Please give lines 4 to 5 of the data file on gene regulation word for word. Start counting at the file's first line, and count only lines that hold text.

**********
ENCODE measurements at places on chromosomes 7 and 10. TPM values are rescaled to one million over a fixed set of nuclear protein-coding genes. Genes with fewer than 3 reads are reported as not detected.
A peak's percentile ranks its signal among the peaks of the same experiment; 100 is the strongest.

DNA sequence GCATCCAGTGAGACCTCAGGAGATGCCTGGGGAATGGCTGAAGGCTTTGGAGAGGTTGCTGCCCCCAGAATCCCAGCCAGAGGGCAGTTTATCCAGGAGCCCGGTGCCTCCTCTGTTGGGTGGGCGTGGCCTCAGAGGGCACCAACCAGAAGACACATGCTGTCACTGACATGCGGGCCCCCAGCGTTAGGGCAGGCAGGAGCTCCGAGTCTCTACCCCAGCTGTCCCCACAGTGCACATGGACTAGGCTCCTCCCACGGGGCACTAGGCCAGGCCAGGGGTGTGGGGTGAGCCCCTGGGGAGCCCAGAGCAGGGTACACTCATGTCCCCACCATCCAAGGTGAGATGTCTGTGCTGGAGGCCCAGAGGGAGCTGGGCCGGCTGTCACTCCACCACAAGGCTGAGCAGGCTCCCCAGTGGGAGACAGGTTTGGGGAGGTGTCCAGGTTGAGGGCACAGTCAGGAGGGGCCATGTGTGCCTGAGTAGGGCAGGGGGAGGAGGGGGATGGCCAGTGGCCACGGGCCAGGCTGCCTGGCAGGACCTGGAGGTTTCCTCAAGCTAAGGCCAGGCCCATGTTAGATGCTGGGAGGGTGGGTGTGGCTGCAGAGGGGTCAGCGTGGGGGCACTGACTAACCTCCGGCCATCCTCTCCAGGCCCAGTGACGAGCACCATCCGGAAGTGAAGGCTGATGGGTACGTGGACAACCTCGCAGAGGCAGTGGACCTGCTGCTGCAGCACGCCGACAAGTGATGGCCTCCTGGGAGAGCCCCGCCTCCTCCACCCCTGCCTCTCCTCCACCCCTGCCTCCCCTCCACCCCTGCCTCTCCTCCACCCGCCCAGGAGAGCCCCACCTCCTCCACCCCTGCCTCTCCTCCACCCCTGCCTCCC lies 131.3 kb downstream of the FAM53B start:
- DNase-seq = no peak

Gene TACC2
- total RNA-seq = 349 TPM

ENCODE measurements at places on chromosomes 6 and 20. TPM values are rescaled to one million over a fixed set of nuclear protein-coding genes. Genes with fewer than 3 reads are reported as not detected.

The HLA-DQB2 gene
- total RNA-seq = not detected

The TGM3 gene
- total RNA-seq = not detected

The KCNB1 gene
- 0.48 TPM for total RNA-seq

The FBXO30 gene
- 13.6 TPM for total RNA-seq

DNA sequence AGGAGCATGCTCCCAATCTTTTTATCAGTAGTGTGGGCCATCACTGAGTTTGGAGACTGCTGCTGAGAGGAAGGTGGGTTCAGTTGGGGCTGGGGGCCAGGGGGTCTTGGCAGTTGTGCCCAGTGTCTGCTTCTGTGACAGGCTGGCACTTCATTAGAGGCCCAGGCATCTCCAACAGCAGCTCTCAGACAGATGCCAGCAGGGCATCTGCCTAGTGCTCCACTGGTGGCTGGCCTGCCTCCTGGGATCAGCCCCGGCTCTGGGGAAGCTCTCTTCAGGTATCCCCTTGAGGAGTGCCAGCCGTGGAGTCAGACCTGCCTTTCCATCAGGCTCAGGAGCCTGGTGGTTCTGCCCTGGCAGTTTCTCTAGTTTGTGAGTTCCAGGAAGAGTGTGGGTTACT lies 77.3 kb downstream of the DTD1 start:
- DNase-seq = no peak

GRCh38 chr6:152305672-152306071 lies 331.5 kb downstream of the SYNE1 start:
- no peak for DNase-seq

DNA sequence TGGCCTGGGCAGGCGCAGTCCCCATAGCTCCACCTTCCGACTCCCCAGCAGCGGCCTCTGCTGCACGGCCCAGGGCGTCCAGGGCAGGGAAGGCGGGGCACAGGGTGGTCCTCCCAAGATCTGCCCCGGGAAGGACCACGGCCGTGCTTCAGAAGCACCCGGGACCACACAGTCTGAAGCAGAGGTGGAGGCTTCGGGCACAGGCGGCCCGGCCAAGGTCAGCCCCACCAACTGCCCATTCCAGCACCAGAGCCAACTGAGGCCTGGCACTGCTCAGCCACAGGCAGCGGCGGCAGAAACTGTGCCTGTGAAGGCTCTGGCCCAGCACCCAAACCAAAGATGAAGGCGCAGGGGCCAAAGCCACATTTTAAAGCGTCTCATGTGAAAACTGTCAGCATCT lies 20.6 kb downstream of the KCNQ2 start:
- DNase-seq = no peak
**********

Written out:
- DNase-seq = no peak

Gene TACC2